First Day Back

As much as small things have changed each time I come back to Saigon — roads laid with gravel now paved, broadband Internet now almost commonplace, newer, taller and more gleaming high rises towering over old construction — the city is basically the same as it was when I first returned here eight years ago. Undeterred by progress, it remains a mess of human traffic, diesel exhaust and unkempt and unregulated commerce everywhere.

I can’t resist it. Its disjointed clicks and whirrs are in sync with a romantic idea of home that I nurse very tenderly: so too the omnipresent and melodic sound of spoken Vietnamese — nasal, drawling, bearing hurt and satisfaction at once.

I was born here but I left when I was three and a half. So just being back, in the midst of the quotidian and the unremarkable, is profound in a very private, intimate way. It’s more than just being a visitor to a place one cherishes; it’s like playing tourist in another course of events, sightseeing the attractions of a life I might have led if it weren’t for, you know, global politics and war and all. Everywhere and everything is a could-have-been for me, superficially strange and foreign but, in an emotional way, also deeply familiar. It’s weird, it’s fun, and the food is amazing.

Right: Walking home. A schoolgirl along a busy Saigon street. More photos at Flickr.
  1. Nice to see pictures from there Khoi. Makes me think about pictures my brother is sending to me since he is living in Thailand (both Bangkok & northern countryside), these crowded roads, commerces everywhere on the streets, mopeds, etc.

  2. I love photos from Asia. They have a timelessness to them that’s beguiling – it seems as if it could be the 60’s or 70’s all over again, and then a sign or item from present day intrudes and dispels the illusion.

    Can you speak Vietnamese? Sadly, I’m about as third-generation as you can get – I can swear, compliment women on their various body parts, and ask for beer in Chinese, and that’s pretty much it. I’ve never been able to figure out why my parents insisted on not teaching me the language *except* for those things…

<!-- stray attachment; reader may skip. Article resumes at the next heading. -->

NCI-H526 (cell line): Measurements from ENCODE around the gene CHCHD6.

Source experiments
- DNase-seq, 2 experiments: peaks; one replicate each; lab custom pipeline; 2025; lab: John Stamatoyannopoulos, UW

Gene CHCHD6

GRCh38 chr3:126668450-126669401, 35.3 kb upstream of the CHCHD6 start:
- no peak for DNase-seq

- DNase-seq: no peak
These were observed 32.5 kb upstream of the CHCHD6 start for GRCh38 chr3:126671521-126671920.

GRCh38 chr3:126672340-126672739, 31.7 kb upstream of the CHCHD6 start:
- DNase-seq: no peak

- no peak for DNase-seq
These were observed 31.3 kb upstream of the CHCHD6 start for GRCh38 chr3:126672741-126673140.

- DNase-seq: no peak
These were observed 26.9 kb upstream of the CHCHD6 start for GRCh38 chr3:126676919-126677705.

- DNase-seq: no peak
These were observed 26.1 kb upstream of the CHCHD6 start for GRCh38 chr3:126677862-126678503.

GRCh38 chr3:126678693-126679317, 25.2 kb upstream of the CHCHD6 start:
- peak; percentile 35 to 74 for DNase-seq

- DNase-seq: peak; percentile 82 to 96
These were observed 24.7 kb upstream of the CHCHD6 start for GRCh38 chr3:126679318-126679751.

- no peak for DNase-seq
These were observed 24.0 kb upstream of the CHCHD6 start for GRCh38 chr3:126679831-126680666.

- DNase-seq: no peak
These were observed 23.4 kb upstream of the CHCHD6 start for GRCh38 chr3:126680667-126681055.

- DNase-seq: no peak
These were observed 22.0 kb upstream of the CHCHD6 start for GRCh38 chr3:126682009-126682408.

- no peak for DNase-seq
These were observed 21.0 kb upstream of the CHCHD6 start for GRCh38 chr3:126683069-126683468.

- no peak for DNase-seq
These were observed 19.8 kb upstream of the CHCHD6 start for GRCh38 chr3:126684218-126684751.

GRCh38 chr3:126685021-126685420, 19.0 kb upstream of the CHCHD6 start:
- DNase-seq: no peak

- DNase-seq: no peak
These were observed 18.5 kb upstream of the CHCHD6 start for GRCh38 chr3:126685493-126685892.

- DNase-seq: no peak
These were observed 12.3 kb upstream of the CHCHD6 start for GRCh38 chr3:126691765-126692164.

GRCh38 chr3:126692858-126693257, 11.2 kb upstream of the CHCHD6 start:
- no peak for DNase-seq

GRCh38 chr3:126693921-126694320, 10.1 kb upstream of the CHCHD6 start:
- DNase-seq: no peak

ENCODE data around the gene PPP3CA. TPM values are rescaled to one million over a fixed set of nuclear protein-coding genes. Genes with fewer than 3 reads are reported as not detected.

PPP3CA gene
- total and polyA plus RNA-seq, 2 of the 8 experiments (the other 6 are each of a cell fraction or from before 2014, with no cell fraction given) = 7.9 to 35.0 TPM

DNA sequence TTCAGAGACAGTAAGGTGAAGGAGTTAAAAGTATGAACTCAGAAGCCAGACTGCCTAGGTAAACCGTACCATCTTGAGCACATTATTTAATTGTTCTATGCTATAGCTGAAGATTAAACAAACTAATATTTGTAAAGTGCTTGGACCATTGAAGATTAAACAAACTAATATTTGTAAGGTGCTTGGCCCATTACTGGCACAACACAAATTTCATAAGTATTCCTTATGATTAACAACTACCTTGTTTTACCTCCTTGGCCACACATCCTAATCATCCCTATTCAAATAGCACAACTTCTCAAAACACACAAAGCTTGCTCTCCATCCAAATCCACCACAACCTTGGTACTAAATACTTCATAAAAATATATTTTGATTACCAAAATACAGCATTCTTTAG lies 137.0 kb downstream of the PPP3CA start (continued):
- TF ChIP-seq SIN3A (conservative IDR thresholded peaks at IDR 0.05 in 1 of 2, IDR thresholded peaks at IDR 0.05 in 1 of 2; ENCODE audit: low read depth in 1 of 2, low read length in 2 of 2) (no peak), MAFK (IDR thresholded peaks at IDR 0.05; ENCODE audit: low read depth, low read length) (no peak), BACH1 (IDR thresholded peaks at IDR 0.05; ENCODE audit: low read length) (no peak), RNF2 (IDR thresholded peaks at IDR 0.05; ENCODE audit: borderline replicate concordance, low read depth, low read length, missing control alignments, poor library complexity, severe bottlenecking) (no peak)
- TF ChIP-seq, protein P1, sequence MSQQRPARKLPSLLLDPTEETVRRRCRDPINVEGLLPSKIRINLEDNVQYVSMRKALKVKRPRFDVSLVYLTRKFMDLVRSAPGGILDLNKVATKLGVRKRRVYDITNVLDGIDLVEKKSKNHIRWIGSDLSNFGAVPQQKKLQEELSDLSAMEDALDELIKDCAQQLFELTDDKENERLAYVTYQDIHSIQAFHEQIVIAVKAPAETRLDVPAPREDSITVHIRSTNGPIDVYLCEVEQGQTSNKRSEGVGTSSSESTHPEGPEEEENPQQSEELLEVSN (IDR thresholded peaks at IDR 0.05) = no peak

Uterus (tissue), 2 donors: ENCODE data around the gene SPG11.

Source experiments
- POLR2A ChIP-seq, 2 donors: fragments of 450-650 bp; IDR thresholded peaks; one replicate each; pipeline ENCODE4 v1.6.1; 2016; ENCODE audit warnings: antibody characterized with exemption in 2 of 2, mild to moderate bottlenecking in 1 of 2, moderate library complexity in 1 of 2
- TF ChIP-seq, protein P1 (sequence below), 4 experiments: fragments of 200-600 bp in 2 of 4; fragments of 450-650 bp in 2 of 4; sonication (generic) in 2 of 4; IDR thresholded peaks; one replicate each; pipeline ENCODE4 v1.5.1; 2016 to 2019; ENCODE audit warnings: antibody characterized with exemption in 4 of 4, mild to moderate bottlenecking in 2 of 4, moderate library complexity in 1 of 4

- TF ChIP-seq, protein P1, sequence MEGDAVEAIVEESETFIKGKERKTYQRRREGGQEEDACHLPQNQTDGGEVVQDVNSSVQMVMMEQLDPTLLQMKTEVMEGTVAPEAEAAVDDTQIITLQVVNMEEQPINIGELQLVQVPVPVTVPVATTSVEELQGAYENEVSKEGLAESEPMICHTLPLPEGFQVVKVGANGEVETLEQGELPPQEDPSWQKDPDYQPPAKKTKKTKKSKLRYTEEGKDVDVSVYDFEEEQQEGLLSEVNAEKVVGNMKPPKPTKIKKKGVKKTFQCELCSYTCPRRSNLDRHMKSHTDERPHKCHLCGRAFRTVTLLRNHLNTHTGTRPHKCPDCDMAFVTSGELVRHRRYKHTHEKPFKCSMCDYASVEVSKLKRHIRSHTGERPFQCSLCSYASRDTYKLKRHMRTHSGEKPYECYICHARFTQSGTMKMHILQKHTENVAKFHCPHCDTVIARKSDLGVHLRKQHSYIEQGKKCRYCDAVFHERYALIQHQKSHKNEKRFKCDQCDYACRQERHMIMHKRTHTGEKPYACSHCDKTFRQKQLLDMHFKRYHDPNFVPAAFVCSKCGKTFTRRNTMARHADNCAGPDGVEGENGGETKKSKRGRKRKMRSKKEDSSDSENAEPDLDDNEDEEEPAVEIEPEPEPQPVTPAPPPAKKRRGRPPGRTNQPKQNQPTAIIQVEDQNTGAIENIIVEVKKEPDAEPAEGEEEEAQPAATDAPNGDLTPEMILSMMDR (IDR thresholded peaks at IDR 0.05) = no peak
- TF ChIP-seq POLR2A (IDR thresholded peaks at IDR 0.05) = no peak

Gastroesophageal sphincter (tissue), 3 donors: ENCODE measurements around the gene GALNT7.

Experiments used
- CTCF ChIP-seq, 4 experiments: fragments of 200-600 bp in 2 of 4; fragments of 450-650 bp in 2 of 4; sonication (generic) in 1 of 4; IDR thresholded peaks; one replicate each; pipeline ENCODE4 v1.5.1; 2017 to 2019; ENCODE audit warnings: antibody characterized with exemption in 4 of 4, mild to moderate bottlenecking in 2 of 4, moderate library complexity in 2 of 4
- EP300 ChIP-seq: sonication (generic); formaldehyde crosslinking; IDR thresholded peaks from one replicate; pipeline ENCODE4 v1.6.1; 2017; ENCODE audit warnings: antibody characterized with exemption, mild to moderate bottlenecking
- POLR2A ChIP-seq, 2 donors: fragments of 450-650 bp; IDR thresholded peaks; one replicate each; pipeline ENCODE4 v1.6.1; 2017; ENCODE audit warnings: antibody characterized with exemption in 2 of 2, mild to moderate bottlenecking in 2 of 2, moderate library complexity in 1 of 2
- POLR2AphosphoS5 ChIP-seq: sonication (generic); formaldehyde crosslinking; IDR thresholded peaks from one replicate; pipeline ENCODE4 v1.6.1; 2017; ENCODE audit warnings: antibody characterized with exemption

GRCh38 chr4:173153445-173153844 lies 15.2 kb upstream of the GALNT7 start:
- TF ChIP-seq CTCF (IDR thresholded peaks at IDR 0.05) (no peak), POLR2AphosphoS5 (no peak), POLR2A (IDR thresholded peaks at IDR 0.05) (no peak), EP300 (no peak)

3. I have a halting, rudimentary working knowledge of Vietnamese, which is to say I barely know it. Sadly, my parents decided not to teach it to me when I was a kid, too. I still wonder why, but by God, I’m old enough and salaried enough to learn it with a tutor — if only I wasn’t so damn lazy. It’s embarrassing now, to be in my thirties, and to have less command of my native tongue than my cousin’s little girl, who’s all of four years old.

  4. Anyone who’s anyone is blogging from here, didn’t you know? 😉 Jason and I tried to meet up, but it turns out I have to travel to Dalat tomorrow morning so I don’t think it’s going to happen.

  5. I was born in Vietnam also but was adopted at 11 months. My first time back there was in 1998. One of the main reasons I decided to go was the fact that I was living in Germany and had heard so many good things about the country. This was in sharp contrast to growing up in the USA…

    Needless to say I loved it. I documented my travels on this site:

  6. I’m so glad that so many bloggers are heading to Vietnam. Although I was born and raised in Canada (Calgary), my parents were one of the many “boat people” that left all of their belongings and lives for a chance at peace in a new found country. They didn’t make it very far , landed in Indonesia somewhere and that’s when the Canadian government started a sponsorship program.

    A single couple sponsored and took care of my entire family (30+) of us. God bless their souls.

    However I’ve always had a sense of attraction to Vietnam. So I went back there 2 summers ago for 6 weeks. Stayed near the Mekong delta the entire time, in the countryside with my grandparents. I was blown away by the sights that I saw, but stupid me, I forgot my media card reader back home. But I made the shots that I had count (

    Anyways, hope you’re having a blast over there. Can’t wait to read more about your travels.

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